Iwakuni | Yamaguchi Travel Guide
What makes Iwakuni in Yamaguchi prefecture worth the detour from Hiroshima and Miyajima? Read this travel guide to find out more about this off-the-beaten-path destination in western Japan!
The Kintai Bridge
The Kintai Bridge is one of the most imposing bridges in Japan, and it is located near Miyajima and Hiroshima.
It spans the banks of the Nishiki River in a series of five wooden arches and it looks out at the foot of Mount Yokoyama. On this mountain, you can see the Iwakuni Castle on its summit. This bridge was originally a connection to the main gate of Iwakuni Castle.
The bridge and castle were declared a national treasure in 1922 and are popular tourist destinations for mainly domestic tourists. The bridge even has its own festival, Kintai-kyo Matsuri which is held on April 29th each year. Because floods destroyed most of the wooden bridges of the time, this landmark bridge was built. It was designed to withstand flooding, but unfortunately, it was still destroyed a year after it was built.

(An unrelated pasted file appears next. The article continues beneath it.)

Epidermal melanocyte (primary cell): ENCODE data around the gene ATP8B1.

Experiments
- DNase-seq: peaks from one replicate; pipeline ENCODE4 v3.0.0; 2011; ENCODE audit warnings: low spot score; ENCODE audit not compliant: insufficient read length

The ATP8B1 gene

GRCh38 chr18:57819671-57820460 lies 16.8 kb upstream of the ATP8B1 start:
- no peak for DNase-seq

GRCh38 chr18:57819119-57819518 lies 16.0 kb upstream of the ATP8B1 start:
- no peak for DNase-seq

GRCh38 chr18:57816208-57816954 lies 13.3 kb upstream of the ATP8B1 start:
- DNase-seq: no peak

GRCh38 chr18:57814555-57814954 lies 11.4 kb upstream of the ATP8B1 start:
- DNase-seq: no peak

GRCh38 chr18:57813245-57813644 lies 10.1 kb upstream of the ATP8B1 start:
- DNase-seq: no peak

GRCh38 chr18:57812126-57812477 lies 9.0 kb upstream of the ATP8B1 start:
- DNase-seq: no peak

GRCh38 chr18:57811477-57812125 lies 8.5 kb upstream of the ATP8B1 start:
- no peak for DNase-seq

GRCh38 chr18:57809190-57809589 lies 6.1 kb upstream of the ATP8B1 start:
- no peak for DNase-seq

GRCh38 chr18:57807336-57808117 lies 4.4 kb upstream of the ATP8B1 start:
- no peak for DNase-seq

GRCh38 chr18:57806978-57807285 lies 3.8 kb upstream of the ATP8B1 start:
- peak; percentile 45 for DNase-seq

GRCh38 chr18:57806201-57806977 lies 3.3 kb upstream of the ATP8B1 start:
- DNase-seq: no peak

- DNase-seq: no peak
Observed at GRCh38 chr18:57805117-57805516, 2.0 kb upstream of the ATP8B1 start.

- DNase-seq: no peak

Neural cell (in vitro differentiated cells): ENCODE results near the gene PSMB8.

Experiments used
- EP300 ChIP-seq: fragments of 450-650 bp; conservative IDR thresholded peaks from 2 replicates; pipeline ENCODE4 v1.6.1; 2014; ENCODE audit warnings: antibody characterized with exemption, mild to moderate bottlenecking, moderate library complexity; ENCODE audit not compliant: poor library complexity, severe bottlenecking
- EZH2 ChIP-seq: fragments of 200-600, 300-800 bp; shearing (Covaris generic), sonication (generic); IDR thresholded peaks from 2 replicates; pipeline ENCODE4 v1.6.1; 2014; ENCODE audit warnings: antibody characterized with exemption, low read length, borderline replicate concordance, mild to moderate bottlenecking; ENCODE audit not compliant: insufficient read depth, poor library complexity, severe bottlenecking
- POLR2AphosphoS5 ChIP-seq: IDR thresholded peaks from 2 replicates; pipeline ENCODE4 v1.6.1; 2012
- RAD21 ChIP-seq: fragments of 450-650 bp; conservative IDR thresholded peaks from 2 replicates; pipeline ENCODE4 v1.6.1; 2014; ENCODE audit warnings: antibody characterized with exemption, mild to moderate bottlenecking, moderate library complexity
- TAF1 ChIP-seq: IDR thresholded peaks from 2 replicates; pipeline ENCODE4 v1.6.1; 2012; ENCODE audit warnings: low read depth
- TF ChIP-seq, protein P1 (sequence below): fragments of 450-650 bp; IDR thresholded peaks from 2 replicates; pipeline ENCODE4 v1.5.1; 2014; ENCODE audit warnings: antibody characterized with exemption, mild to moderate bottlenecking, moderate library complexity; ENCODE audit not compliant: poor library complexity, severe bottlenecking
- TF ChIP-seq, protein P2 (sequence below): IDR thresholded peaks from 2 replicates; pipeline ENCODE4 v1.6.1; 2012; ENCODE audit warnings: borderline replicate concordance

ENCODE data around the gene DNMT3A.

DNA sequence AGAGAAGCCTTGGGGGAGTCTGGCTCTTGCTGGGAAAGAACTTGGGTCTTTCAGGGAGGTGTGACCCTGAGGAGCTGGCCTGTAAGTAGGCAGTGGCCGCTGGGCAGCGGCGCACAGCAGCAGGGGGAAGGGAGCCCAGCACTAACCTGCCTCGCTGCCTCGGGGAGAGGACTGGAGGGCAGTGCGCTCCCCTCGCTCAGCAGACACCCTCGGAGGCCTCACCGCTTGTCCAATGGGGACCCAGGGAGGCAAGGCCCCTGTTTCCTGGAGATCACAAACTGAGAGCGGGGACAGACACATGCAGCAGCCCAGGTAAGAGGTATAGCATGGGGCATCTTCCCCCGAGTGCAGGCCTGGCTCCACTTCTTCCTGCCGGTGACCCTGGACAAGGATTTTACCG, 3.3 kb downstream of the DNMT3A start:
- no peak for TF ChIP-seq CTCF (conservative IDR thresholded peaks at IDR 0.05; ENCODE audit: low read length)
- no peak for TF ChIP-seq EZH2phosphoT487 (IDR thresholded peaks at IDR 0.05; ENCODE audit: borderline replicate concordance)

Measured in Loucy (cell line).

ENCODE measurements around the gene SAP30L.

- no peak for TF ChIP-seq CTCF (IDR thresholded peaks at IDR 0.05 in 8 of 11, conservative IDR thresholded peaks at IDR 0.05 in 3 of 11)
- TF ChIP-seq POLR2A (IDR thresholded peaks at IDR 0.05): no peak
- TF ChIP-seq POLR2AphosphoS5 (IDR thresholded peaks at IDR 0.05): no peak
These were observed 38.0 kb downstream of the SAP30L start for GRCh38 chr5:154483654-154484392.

In the reconstruction of the bridge, the stone pillars were improved so that the bridge had better resistance, and at the same time, a new tax was implemented for the maintenance of the bridge. Because of this, the bridge did not suffer greater damages in the floods that followed. Every 20 years the three middle sections are maintained, and every 40 years the sections that connect the bridge to the shore are renewed.
The bridge got destroyed once more by two typhoons after the war because Japan concentrated on rebuilding the nearby airbase instead, but in 1953 it was renovated again. The bridge is a great example of Japan’s perseverance, if something gets destroyed, you build it up again and make it stronger.
The castle was originally built in the early 17th century, but it was dismantled a few years later. This happened because the Tokugawa shogunate didn’t want one province to have more than one castle. Having more than 1 castle would make the province too dangerous for the reign of the shogunate.
The remaining part of the castle was used by the area’s lord as a residential office, and much later a replica of the castle tower was rebuild here, which you can still see today. Together with the bridge, it makes for an excellent spot to take beautiful pictures.
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